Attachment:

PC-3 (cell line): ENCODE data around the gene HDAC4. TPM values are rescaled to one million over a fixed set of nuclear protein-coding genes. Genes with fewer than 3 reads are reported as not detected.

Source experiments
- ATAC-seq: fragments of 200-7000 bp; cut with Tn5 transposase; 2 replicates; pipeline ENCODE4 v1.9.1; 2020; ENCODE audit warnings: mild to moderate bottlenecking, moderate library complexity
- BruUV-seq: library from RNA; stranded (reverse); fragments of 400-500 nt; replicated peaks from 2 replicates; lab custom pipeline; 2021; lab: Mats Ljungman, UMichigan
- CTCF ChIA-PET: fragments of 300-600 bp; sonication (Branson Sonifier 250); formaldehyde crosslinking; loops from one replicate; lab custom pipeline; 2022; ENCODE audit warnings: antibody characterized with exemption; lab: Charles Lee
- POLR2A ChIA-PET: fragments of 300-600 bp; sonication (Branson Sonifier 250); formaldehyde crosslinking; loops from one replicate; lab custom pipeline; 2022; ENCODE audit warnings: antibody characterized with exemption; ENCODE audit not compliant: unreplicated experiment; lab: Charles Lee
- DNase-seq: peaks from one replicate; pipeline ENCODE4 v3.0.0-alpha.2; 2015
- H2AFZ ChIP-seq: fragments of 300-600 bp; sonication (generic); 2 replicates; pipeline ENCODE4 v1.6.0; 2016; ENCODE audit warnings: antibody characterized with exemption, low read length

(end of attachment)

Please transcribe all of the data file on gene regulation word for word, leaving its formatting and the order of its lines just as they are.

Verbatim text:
PC-3 (cell line): ENCODE data around the gene HDAC4. TPM values are rescaled to one million over a fixed set of nuclear protein-coding genes. Genes with fewer than 3 reads are reported as not detected.

Source experiments
- ATAC-seq: fragments of 200-7000 bp; cut with Tn5 transposase; 2 replicates; pipeline ENCODE4 v1.9.1; 2020; ENCODE audit warnings: mild to moderate bottlenecking, moderate library complexity
- BruUV-seq: library from RNA; stranded (reverse); fragments of 400-500 nt; replicated peaks from 2 replicates; lab custom pipeline; 2021; lab: Mats Ljungman, UMichigan
- CTCF ChIA-PET: fragments of 300-600 bp; sonication (Branson Sonifier 250); formaldehyde crosslinking; loops from one replicate; lab custom pipeline; 2022; ENCODE audit warnings: antibody characterized with exemption; lab: Charles Lee
- POLR2A ChIA-PET: fragments of 300-600 bp; sonication (Branson Sonifier 250); formaldehyde crosslinking; loops from one replicate; lab custom pipeline; 2022; ENCODE audit warnings: antibody characterized with exemption; ENCODE audit not compliant: unreplicated experiment; lab: Charles Lee
- DNase-seq: peaks from one replicate; pipeline ENCODE4 v3.0.0-alpha.2; 2015
- H2AFZ ChIP-seq: fragments of 300-600 bp; sonication (generic); 2 replicates; pipeline ENCODE4 v1.6.0; 2016; ENCODE audit warnings: antibody characterized with exemption, low read length